Long-term outcome after arthroscopic rotator cuff treatment

Pietro Spennacchio, Giuseppe Banfi, Davide Cucchi, Riccardo D’Ambrosi, Paolo Cabitza, Pietro Randelli

Research output: Contribution to journalArticle

Abstract

Purpose: Arthroscopic techniques have become the gold standard in the operative management of several pathologic conditions of the shoulder. The purpose of this systematic review was to present the long-term outcomes following arthroscopic treatment of rotator cuff pathology.

Methods: A comprehensive literature review was performed to identify studies reporting clinical or structural results of arthroscopic rotator cuff repairs (ARCRs) at least 5 years after surgery.

Results: Ten articles were selected, which described 483 procedures. Study type, surgical approaches, complications, evidences of structural integrity of the repaired lesions, preoperative and postoperative functional scores are identified, analyzed and discussed. Satisfactory results are presented by all authors, and significant postoperative improvement is reported by all the studies with available preoperative data; 16 of 483 cases were re-operated.

Conclusion: Although high-level evidences are lacking, ARCR appears to be an effective and safe option to treat the symptoms of rotator cuff tears and to provide successful clinical results durable with time. Current evidences are insufficient to clearly define the relationship between structural integrity of repaired cuffs and long-term clinical outcome. The available data do not allow to draw conclusions regarding the long-term superiority of double-row versus single-row repairs.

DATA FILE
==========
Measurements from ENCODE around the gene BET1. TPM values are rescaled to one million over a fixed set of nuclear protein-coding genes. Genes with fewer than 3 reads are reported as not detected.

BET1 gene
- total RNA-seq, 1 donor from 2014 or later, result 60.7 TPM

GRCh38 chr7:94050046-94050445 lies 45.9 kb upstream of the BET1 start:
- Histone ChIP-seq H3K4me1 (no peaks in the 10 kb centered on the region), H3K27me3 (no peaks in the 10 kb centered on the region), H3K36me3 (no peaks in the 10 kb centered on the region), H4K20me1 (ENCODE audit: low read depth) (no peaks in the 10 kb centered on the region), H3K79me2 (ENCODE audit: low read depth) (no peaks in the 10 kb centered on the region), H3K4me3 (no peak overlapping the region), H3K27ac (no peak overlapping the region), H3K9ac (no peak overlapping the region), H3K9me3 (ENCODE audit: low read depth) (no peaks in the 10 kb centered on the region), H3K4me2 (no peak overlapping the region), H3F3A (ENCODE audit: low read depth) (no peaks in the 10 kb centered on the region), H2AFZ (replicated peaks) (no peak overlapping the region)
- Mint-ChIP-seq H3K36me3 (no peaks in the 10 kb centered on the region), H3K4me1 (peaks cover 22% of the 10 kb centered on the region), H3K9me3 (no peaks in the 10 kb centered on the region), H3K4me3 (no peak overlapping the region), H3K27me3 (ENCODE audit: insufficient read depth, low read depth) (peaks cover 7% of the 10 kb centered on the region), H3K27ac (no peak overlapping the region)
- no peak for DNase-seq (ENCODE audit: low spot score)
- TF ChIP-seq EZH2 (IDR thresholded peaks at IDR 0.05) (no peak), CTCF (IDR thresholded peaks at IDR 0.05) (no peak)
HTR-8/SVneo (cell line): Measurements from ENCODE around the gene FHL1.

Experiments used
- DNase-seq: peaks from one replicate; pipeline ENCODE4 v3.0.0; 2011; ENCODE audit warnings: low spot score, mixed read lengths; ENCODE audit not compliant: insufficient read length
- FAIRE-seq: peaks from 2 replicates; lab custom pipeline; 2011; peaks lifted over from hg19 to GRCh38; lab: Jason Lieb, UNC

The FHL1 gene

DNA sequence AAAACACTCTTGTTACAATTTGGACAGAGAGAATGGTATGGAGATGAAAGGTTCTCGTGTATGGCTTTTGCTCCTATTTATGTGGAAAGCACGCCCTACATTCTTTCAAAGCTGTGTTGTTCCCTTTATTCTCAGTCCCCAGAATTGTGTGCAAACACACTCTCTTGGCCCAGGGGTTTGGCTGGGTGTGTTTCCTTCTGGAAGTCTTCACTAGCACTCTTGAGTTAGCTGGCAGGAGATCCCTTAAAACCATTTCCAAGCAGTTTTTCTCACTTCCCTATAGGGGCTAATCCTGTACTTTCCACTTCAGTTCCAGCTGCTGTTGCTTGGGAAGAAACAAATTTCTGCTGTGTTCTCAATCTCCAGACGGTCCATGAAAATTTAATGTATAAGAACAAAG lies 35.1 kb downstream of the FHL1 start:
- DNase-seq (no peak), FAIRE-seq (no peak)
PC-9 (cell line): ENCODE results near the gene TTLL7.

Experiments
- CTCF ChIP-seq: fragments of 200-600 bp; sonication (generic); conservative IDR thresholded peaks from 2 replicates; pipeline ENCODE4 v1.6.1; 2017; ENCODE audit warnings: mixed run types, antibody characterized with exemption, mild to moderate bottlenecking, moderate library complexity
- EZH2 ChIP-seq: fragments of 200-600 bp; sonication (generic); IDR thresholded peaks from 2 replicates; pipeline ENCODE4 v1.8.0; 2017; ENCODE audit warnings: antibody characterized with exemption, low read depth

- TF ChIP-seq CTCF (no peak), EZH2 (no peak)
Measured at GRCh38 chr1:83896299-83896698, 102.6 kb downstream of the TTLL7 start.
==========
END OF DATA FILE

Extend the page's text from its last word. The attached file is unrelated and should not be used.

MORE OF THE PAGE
Level of evidence: Review of level II, III and IV studies, Level IV.

Original languageEnglish
Pages (from-to)523-529
Number of pages7
JournalKnee Surgery, Sports Traumatology, Arthroscopy
Volume23
Issue number2
DOIs
Publication statusPublished - 2014

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Keywords

  • Arthroscopic repair
  • Clinical outcomes
  • Long term
  • Rotator cuff tear
  • Structural outcomes

ASJC Scopus subject areas

  • Orthopedics and Sports Medicine
  • Surgery

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